The Affordable LEED Platinum Habitat for Humanity House

Habitat for Humanity - LEED Platinum

This classic American home is the end result of smart planning, high performance materials, and passive design techniques.  Designed on a $100,000 dollar budget by the Michigan firm of Dominick Tringali Architects, the project is set to be a prototype for the next generation of Habitat for Humanity homes.  Lets take a closer look…

LEEDPlatinum-1st-floor LEEDPlatinum-2nd-floor

One surefire way to affordable green housing is smart construction details.  The entire home is built to standard sizes (the way materials are bought off the shelves), allowing for quick assembly, consistent building figures, and minimal waste.  For example, the roof pitch is designed to standard plywood dimensions, and the wall studs are stacked at 24" for maximum insulation.  Furthermore, walls and ceilings are assembled off site with computer aided details to avoid any wasted drywall. 

Included in the budget are Energy Star windows, exterior doors, appliances and fixtures, while a high efficiency furnace and tankless water heater will all surely help to keep utility bills low.  High performance materials are great and definitely help, but the savings really start to add up through this home's simple design gestures.  

By implementing a few basic passive design principles, the inhabitants also will enjoy a higher quality of life with healthier living spaces and lower utility bills.  The wrap around porch and extended roof line shade the first floor living room, while also providing a fantastic haven for the mild weather months.  With minimal windows on north-facing facades and canopies over south-facing windows, the house is shielded from unwanted heat loss and gain. 

Each bedroom and living room is fitted with at least two windows, allowing for a natural cross ventilation and day lighting.  By correctly siting the home, it will take advantage of existing vegetation that will protect it from the harsh summer heat and winter winds.  While sustainable design is noble for so many reasons, in this case it surpasses the ethical arguments and belongs in the social justice category, because one day soon a needy family will thrive happily in this house.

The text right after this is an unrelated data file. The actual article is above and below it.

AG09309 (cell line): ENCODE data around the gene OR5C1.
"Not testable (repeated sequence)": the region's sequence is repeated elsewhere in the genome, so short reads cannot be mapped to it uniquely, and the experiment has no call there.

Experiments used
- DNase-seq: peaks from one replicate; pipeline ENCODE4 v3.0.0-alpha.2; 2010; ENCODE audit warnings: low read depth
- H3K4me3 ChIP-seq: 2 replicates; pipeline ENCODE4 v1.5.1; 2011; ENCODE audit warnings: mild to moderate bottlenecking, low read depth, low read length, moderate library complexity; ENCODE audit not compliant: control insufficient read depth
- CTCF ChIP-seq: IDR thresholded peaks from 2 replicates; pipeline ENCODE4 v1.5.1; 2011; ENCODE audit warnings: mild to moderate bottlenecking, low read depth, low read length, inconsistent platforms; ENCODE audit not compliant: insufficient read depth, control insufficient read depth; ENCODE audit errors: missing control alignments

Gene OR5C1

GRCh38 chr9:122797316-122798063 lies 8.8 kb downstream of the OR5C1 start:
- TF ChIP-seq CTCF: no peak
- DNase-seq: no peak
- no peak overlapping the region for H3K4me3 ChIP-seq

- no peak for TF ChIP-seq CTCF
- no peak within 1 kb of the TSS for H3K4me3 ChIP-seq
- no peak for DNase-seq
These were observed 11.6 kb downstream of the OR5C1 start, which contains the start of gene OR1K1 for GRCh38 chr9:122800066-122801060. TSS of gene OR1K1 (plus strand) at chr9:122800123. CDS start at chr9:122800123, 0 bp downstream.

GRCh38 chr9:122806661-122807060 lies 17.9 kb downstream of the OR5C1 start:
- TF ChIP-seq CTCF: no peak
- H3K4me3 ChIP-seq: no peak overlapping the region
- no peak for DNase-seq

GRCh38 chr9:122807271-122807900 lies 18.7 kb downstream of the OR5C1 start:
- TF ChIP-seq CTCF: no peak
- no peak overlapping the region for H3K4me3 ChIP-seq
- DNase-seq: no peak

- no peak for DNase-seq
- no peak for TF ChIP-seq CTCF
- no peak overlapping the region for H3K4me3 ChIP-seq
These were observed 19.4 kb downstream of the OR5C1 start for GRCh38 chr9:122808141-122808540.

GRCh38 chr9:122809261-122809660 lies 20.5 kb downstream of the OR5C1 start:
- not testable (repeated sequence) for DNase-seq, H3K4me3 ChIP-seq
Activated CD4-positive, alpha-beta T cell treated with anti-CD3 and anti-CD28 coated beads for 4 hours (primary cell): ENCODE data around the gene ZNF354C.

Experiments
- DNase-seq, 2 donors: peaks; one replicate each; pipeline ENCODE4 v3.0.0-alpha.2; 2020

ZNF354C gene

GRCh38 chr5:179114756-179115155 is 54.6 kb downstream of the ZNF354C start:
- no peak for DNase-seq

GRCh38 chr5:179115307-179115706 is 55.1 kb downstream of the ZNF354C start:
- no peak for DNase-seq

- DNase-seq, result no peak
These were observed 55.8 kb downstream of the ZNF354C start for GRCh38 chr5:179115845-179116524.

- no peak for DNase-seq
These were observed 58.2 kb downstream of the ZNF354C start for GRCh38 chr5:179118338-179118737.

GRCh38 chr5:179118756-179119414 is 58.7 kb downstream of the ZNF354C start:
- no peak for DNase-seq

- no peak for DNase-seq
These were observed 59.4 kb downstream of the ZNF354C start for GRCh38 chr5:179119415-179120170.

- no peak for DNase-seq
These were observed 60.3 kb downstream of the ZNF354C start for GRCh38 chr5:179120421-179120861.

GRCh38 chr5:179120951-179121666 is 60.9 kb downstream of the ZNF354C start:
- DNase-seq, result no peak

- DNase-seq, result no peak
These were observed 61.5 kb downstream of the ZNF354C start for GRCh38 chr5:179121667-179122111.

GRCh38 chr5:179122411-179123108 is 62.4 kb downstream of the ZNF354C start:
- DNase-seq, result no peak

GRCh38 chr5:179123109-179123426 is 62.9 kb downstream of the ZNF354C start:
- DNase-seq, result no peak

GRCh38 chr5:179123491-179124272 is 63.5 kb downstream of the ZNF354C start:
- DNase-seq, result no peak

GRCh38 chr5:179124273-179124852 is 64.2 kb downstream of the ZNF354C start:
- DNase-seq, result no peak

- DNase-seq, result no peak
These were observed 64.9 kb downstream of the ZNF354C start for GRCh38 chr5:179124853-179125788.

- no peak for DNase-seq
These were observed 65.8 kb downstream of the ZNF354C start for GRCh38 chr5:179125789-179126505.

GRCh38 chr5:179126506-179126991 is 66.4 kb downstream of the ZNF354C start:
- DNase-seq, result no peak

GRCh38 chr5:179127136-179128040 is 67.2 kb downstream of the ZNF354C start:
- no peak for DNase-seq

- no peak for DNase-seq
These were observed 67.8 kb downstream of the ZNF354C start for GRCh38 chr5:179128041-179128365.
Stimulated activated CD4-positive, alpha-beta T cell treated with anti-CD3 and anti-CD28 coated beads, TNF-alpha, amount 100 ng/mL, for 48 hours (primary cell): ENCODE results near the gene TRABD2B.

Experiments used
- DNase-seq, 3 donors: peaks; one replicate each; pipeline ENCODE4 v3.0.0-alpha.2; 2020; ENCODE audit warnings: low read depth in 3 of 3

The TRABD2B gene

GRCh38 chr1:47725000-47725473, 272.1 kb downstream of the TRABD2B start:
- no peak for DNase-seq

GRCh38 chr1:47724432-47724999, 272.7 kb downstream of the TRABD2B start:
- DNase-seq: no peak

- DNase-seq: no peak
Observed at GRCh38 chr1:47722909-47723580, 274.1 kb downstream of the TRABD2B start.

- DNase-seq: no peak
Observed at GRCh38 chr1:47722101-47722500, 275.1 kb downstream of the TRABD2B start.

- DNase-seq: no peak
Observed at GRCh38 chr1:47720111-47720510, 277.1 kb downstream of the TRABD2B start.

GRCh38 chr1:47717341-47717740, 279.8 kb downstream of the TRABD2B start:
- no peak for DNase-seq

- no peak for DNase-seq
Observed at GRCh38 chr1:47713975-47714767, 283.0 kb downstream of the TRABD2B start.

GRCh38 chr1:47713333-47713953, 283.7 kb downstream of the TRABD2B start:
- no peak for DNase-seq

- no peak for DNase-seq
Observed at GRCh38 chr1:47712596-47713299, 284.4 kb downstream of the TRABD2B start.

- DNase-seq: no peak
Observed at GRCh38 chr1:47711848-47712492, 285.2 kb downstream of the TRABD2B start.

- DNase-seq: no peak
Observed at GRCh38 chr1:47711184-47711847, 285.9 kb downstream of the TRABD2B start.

This classic home is a one-of-a-kind blend of sustainability, affordability, and social justice.  Reaching back to an era of architectural elegance, the style represents a return to traditional design, one in which their is a niche market for.  It's always great to see the once seemingly impossible goal of affordable, single-family LEED Platinum be tackled with such a reverence for iconic American building details.

[+] $100,000 LEED Platinum Habitat for Humanity Home [PDF]


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  • http://mportlandrealestate.com Portland Real Estate

    Great idea of keeping the sizes of everything standard. I kind of wish everyone was smart enough to do that from the beginning.

  • Nick

    WOW…Im glad to see Great design can work with Afforablity its about time High end architects use their talents to create homes for the masses!!!

  • Nick

    THAT HOUSE LOOKS GREAT….ITS GOOD to see luxury architects making a contribution to afforablity…..

  • http://www.i80equipment.com/digger-trucks.shtml boom trucks

    that is a nice little house =) It isgreat what habitat is doing for the community

  • Anonymous

    i just think this is the coolest thing ever.

  • M.

    Do not like the 24″oc construction … that is crappy

    • Anonymous

      Why is that “crappy”?….

  • Twhistler246

    It’s about time, but it would be nice if we can get the price down a little more and get developers and contractors to do the same.

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